QUICK AND DIRTY: LIVE FROM TALLINN
Photographer Ella (Nini Nebieridze) and her girlfriend Clara (Elensio aka Elene Makharashvili), Georgians resident in LA, are holidaying on a Greek island. On the same island, three Albanian youths – two brothers, the older Altin (Jurgen Marku) and the younger Eddy (Juxhin Plovishti), and their cocksure friend Veton (Silvio Goskova) – hang around in the hope of running into rich Western tourists they can fleece. Certainly, when a rich English couple drive up in a nice car and ask the where the nearest pharmacy is (the three don’t speak English), it looks like the three are going to do something awful to them. But then, the man sensibly drives off. The audience is left with a sense of dread.
The three Albanian men have just been turned away from a restaurant when the two LA girls enter, hang out, and learn from friendly locals where they can rent a 50cc Vesper (no licence needed). The next day, while the local cop (Makis Papadimitriou from Flux Gourmet, Peter Strickland, 2022) is harassing Veton into giving him a blow job, the two women are lounging on a deserted beach and decide to check out the isolated brutalist building on the other side of the bay. They arrive at what turns out to be a long-abandoned hotel and explore inside, with Ella using her Hasselblad to take pictures of Clara until the latter begs her to stop. They fool around. And then, in an instant, everything changes…
At this point, it’s unclear what the proceedings are getting into. The film masterfully sets up a series of characters, but it’s not initially obvious exactly where it is going with them. There are more characters on the fringes relating to the employment of Albanians as casual building labour, and they are important to the plot and contribute to a major theme in the film without ever leaving those fringes. This, after all, directed by a top Hollywood cinematographer and his work as such includes independent productions Poison Ivy (1992) and Unhook The Stars (1996), and bigger budget Studio fare like Walk The Line (2005) and Indiana Jones and the Dial of Destiny (2023). Given that its title is Light Falls and one of its protagonists a photographer, it could easily have been an arthouse movie.
In fact, it turns out that where this is headed is a nightmarish thriller, a taut exercise in captor and captive dynamics, a cat and mouse pursuit with a dash of the confined space survival thriller (think: 127 Hours) thrown in for good measure. There’s a rape scene in which Veton commits the offence and Eddy, insecure and out of his depth, fails to stop him. There are bloody acts of violence. In both cases, Papamichael’s camera doesn’t dwell on the graphic sexual or violence details, keeping much of the more graphic, dirty imagery off-screen. With Hitchcockian rigour, he shows the audience what it needs to see for the narrative to work, and no more. The same goes for the policeman’s blow job early on.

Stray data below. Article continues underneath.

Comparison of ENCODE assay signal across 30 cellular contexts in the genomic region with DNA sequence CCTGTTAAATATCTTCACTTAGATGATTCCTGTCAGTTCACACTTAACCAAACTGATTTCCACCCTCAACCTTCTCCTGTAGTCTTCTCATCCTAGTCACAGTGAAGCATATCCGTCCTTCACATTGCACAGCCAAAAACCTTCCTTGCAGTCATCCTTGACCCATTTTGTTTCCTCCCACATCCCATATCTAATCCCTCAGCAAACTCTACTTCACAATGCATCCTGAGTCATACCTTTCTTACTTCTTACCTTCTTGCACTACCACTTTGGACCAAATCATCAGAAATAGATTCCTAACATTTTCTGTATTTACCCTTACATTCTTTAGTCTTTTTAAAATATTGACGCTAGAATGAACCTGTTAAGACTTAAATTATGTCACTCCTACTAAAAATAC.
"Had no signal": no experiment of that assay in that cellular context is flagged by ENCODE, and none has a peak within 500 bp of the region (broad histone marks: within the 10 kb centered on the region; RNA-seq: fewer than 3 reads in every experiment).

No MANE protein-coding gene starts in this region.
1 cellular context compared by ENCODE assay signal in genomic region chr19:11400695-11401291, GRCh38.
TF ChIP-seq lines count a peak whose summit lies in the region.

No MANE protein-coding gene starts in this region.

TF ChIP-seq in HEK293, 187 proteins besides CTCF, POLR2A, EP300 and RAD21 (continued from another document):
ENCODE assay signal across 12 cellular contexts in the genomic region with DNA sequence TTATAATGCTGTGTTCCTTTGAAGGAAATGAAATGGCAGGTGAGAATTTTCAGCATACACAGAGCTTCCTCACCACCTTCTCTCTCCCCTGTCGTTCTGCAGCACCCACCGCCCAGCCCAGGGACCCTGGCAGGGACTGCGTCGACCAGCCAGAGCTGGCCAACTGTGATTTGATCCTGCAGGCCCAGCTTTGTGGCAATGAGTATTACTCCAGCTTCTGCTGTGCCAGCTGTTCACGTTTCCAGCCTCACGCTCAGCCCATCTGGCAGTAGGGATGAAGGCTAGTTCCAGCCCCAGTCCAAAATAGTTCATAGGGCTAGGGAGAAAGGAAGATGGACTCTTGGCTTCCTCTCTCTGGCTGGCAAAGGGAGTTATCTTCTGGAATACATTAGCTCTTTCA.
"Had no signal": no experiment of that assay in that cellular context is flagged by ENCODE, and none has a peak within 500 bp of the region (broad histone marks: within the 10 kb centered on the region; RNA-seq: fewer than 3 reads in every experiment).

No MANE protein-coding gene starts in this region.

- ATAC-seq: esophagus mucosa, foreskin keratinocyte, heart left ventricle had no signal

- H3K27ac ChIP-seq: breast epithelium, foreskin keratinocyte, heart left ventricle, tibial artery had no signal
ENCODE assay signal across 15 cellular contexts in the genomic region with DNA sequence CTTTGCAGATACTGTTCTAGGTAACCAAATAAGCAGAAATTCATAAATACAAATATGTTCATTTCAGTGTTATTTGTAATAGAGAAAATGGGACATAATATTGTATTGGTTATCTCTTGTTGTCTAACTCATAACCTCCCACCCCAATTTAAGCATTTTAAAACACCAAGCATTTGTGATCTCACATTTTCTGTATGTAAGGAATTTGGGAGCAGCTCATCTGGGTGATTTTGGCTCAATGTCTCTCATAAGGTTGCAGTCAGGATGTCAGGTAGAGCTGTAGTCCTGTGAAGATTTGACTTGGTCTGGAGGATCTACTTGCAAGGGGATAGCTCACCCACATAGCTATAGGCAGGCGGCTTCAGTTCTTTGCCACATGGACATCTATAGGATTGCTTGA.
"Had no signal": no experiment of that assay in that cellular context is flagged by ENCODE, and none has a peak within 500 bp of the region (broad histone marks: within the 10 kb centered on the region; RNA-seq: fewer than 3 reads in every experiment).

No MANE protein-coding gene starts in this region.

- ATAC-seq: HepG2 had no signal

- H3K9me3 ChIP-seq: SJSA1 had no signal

The policeman eventually gets a call from the mother of one of the girls, who is concerned that she hasn’t heard from her daughter for several hours. He tells her not to worry as this island is a peaceful place, that nothing bad ever happens here, but it nevertheless prompts him to undertake an investigation. He will later discover the 50cc bike hired by the girls thrown off the side of a coastal road with an empty petrol tank, not to mention a stolen car. He (obviously) doesn’t mention his own harassing of migrants for sexual favours. All these things indicate that the island is not as carefree as he suggests.
It would be far too easy to suggest that all migrants are bad (as much of today’s indefensible right wing rhetoric would have us believe). Vetun is someone who makes spur of the moment decisions, some of them bad ones liable to get him into trouble with the law. The cop senses this about him, but then allows his own prejudice against Albanians and / or migrants to build this into something worse than it is in his mind, and perpetrates an act of abuse upon him which is hardly going to turn Vetun into a better person or improve the situation in the long run. The three Albanians are hampered by the fact they don’t speak English and their fear, probably justified, that the local cop is unlikely to reasonably look at their side and give them the benefit of the doubt in any incident, even if they are innocent.
The two women, by way of contrast, at least until everything suddenly goes wrong, live in a world where they are insulated from such concerns. They are privileged, even if they’re completely unaware of it. And if you peel off the surface of an expertly wrought, edge of the seat thriller, that’s what this is about: the tension between an underclass of displaced migrants who have genuine grievances about their situation on the one hand, and locals and tourists who have it all on the other.
Light Falls just premiered at the Critics’ Picks Competition of the 27th Tallinn Black Nights Film Festival